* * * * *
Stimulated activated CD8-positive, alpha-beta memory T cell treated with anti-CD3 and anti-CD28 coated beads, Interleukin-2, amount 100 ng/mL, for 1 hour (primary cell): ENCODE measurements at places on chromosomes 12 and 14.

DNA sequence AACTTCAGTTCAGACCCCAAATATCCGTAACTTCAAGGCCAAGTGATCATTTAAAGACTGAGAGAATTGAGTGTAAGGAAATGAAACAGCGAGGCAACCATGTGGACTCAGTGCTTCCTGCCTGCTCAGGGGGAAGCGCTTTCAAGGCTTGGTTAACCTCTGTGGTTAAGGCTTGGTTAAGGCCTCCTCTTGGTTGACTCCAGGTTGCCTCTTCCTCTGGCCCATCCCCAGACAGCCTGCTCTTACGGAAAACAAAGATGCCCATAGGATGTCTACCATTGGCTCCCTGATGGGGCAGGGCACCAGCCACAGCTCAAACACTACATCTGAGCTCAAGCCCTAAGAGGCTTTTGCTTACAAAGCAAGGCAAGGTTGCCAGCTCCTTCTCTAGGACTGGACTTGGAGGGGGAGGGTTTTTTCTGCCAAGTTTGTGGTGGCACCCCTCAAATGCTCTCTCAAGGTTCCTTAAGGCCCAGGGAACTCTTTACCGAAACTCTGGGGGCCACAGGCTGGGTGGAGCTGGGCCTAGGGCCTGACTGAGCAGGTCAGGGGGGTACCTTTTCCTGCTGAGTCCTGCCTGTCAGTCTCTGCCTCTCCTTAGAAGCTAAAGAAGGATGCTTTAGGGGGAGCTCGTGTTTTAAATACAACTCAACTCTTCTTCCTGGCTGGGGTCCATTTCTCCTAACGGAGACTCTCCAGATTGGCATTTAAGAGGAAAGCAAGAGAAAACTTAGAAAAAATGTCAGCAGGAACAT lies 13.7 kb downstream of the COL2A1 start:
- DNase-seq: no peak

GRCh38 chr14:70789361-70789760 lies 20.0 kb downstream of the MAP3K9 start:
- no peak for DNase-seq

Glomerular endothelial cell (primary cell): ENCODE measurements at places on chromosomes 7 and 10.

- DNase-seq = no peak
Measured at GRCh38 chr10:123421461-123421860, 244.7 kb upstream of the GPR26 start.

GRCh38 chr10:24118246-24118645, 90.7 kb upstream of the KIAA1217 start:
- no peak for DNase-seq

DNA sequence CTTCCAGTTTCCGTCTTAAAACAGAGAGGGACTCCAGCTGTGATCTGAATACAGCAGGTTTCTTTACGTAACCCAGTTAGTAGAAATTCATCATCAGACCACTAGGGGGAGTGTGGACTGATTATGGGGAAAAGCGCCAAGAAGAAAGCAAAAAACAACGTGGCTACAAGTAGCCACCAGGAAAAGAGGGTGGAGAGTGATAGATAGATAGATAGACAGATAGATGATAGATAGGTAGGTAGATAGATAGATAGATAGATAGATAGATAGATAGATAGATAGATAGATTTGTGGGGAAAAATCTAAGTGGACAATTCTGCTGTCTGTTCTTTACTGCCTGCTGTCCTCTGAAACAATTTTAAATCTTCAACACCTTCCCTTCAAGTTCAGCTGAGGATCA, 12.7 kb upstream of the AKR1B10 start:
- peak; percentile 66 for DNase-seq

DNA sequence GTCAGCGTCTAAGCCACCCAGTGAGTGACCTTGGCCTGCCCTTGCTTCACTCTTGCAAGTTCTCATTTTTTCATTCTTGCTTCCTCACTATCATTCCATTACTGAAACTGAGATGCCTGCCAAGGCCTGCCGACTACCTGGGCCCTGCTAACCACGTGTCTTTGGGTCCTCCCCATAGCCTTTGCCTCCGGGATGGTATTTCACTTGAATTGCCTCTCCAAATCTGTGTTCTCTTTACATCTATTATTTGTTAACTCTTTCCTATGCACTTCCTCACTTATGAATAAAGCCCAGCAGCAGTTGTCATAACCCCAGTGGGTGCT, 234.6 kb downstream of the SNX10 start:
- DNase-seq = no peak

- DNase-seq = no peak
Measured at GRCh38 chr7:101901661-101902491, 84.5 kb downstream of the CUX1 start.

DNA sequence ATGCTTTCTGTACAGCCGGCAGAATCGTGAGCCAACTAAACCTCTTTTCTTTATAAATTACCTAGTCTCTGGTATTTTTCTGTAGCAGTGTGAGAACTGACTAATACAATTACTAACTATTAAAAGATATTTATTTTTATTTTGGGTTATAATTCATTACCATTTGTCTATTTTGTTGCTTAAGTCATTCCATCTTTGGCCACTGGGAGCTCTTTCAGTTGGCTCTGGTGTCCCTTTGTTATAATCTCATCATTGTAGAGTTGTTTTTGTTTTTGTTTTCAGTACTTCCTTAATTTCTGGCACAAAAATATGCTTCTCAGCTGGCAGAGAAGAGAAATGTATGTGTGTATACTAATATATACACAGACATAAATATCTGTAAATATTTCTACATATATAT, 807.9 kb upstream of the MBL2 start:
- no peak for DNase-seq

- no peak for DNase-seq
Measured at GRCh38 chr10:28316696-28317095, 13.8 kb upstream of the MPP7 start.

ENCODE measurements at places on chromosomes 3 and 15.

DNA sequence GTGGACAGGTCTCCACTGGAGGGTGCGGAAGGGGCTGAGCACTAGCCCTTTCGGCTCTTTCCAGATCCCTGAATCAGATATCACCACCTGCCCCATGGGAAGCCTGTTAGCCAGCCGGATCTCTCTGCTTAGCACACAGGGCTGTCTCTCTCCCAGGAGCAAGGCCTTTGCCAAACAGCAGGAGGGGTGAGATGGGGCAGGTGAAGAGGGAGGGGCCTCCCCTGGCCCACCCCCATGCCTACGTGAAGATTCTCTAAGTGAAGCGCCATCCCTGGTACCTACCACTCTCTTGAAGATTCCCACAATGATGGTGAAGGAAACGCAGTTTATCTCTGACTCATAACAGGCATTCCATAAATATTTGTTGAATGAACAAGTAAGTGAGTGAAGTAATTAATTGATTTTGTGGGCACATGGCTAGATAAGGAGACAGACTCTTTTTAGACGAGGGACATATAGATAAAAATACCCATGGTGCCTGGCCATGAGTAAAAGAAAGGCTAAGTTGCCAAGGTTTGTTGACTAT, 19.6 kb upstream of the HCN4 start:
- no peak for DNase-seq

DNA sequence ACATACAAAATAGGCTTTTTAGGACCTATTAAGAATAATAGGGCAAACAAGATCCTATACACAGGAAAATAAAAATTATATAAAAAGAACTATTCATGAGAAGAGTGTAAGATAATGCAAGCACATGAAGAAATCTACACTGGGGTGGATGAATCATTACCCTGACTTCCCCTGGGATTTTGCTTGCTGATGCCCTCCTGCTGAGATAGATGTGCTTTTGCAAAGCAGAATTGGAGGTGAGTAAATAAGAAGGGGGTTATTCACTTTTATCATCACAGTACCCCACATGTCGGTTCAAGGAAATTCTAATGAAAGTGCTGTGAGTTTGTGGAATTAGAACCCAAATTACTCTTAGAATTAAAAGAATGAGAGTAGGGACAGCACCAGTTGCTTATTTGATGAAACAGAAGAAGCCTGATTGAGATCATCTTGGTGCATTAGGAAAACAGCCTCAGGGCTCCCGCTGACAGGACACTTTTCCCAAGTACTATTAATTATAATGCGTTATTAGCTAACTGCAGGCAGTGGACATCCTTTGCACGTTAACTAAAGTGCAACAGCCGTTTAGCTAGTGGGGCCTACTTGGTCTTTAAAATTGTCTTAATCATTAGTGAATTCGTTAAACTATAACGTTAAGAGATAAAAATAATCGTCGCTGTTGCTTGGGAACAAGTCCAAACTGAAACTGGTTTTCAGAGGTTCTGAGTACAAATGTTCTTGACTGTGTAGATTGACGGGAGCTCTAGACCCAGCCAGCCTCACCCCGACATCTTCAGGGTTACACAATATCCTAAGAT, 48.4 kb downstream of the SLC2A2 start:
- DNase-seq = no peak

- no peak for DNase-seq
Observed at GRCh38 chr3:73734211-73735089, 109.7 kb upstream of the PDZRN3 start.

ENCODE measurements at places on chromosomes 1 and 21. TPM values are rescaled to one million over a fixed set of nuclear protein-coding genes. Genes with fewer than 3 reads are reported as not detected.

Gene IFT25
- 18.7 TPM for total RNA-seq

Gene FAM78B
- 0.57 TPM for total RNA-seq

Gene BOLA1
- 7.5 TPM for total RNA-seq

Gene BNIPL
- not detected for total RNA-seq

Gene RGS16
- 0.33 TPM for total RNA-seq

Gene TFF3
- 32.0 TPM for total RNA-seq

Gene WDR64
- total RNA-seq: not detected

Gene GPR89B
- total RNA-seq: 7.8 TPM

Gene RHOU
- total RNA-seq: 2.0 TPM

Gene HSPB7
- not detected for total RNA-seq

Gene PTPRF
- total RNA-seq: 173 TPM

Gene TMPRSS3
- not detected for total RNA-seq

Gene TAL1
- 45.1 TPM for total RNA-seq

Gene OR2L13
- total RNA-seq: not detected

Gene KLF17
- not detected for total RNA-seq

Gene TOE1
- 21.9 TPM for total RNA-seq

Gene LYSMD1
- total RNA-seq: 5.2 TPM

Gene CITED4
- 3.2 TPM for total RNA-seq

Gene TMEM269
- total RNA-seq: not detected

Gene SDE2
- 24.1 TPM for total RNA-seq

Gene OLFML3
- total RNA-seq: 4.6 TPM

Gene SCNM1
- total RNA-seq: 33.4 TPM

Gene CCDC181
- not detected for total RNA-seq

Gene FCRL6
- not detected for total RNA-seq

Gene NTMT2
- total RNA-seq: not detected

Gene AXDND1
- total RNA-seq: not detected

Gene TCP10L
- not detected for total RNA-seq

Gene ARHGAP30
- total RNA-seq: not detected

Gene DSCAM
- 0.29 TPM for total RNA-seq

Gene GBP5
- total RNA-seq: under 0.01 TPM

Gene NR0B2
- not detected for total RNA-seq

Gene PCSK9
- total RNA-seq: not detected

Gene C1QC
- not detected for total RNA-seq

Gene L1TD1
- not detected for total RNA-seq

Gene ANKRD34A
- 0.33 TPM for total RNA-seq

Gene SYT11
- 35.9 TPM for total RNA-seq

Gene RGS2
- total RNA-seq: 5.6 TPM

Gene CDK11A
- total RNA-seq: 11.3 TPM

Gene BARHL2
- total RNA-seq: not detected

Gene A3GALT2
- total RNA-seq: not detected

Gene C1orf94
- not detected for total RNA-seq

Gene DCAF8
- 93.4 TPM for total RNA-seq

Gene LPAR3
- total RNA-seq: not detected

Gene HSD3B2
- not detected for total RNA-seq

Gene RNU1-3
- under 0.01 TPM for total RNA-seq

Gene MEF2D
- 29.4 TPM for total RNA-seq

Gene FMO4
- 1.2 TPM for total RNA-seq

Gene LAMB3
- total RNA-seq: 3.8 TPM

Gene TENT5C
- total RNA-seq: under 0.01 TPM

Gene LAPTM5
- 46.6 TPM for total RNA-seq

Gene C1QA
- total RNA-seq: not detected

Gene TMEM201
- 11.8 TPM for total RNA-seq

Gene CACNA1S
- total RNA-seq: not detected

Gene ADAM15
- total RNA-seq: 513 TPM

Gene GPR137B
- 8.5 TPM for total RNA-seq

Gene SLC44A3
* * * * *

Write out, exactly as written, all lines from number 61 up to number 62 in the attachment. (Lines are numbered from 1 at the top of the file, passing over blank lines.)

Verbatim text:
Gene LYSMD1
- total RNA-seq: 5.2 TPM